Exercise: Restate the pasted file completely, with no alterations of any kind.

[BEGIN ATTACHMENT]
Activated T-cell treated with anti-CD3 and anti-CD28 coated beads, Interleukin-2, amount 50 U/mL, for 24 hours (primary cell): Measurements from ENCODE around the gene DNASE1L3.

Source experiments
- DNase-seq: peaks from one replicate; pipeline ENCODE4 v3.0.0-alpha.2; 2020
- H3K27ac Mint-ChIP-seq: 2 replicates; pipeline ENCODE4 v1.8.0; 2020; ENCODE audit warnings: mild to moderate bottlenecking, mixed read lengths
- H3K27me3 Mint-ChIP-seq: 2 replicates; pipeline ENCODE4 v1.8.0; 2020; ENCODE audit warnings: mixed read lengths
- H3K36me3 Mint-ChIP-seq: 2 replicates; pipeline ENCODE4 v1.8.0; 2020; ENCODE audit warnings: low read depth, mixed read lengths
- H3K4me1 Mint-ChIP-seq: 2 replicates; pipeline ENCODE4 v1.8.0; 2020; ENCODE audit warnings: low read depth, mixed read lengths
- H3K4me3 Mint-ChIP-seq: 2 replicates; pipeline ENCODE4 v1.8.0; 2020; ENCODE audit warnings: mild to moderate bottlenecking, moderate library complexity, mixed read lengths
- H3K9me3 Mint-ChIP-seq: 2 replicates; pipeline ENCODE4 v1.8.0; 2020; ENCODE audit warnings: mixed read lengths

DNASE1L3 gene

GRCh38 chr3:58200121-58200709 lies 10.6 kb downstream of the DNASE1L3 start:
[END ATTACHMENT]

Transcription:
Activated T-cell treated with anti-CD3 and anti-CD28 coated beads, Interleukin-2, amount 50 U/mL, for 24 hours (primary cell): Measurements from ENCODE around the gene DNASE1L3.

Source experiments
- DNase-seq: peaks from one replicate; pipeline ENCODE4 v3.0.0-alpha.2; 2020
- H3K27ac Mint-ChIP-seq: 2 replicates; pipeline ENCODE4 v1.8.0; 2020; ENCODE audit warnings: mild to moderate bottlenecking, mixed read lengths
- H3K27me3 Mint-ChIP-seq: 2 replicates; pipeline ENCODE4 v1.8.0; 2020; ENCODE audit warnings: mixed read lengths
- H3K36me3 Mint-ChIP-seq: 2 replicates; pipeline ENCODE4 v1.8.0; 2020; ENCODE audit warnings: low read depth, mixed read lengths
- H3K4me1 Mint-ChIP-seq: 2 replicates; pipeline ENCODE4 v1.8.0; 2020; ENCODE audit warnings: low read depth, mixed read lengths
- H3K4me3 Mint-ChIP-seq: 2 replicates; pipeline ENCODE4 v1.8.0; 2020; ENCODE audit warnings: mild to moderate bottlenecking, moderate library complexity, mixed read lengths
- H3K9me3 Mint-ChIP-seq: 2 replicates; pipeline ENCODE4 v1.8.0; 2020; ENCODE audit warnings: mixed read lengths

DNASE1L3 gene

GRCh38 chr3:58200121-58200709 lies 10.6 kb downstream of the DNASE1L3 start: